"Invest $500,000 and immigrate to the United States," reads the tag line on a brochure for an investment event.
That's the line White House senior adviser Jared Kushner's sister Nicole Meyer allegedly pitched to Chinese investors.
Meyer was in China looking for investors for a Kushner real estate project in Jersey City. The pitch would reportedly take advantage of a U.S. visa program that, according to Bloomberg, has benefited both the Trump and Kushner real estate businesses in the past.
It's called the EB-5 immigrant investor visa program. Foreigners who put money into a U.S. business can apply for visas for themselves and their families.
Investor visas have been highly criticized. Originally created with the goal of generating jobs, the program has become extremely popular with foreign elites, especially the Chinese, as a sort of golden ticket into the U.S.
The Government Accountability Office reported in 2015 the program was rife with fraud.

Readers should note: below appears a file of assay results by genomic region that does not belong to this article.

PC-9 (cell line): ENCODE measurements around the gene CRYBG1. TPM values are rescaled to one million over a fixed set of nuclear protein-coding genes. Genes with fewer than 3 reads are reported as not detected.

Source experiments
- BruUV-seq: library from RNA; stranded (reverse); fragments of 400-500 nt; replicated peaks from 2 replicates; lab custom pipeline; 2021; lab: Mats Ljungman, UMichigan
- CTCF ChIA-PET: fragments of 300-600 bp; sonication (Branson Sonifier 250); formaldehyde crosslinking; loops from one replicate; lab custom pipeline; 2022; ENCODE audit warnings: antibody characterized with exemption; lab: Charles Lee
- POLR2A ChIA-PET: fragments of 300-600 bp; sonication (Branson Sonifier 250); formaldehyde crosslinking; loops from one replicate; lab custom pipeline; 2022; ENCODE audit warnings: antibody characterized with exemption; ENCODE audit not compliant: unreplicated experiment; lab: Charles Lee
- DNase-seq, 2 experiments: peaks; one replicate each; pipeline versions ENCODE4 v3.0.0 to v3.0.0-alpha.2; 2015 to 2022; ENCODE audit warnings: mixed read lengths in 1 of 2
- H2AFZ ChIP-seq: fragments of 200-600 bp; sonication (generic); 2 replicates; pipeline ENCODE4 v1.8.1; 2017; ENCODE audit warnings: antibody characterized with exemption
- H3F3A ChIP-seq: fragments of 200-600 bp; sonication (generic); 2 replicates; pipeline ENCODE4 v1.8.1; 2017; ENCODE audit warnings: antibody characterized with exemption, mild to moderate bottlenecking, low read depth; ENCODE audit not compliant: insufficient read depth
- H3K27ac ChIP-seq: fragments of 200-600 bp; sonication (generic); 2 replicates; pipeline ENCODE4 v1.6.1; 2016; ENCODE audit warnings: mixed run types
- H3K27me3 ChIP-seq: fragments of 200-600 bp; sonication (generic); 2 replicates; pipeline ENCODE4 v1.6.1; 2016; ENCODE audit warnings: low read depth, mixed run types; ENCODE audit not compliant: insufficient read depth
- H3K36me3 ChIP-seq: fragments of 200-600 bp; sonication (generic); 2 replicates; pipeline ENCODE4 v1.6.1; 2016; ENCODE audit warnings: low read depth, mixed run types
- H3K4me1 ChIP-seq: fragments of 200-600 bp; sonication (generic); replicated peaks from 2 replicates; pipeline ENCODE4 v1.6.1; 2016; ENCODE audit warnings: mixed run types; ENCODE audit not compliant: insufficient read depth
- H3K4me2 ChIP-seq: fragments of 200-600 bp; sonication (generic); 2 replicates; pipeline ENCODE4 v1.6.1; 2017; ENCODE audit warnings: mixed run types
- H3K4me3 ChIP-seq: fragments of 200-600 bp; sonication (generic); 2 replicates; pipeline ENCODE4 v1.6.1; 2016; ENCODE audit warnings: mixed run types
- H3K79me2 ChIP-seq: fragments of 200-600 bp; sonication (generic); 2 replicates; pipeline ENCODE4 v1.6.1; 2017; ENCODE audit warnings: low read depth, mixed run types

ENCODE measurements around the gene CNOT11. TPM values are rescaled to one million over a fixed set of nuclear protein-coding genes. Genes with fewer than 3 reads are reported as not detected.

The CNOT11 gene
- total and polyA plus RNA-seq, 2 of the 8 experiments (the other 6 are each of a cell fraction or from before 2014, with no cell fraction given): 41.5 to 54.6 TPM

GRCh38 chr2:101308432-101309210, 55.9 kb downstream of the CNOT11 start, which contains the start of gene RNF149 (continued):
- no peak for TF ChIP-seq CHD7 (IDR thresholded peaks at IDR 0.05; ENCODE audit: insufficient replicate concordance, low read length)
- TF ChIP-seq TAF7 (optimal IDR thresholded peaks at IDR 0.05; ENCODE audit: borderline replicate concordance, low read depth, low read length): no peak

And, like other headlines relating to the Kushner and Trump businesses, there's a question of ethics violations, too.
Jared Kushner divested from his family's company when he took a role in the White House. But his family's "celebrity status" was touted as a selling point to investors. One potential investor told The Washington Post the Kushners' link to the White House was an important consideration.
Organizers of the investor meeting didn't seem to want reporters there. The Washington Post reports the media was asked to leave to maintain the "stability" of the event. The New York Times says its reporters were kicked out of the Sunday investor presentation, along with The Post.
But a $500,000 investor might be disappointed when applying for an investor visa. The minimum investment requirement is $1 million, unless the project is in a rural area or high-unemployment area. Jersey City fits neither of those categories.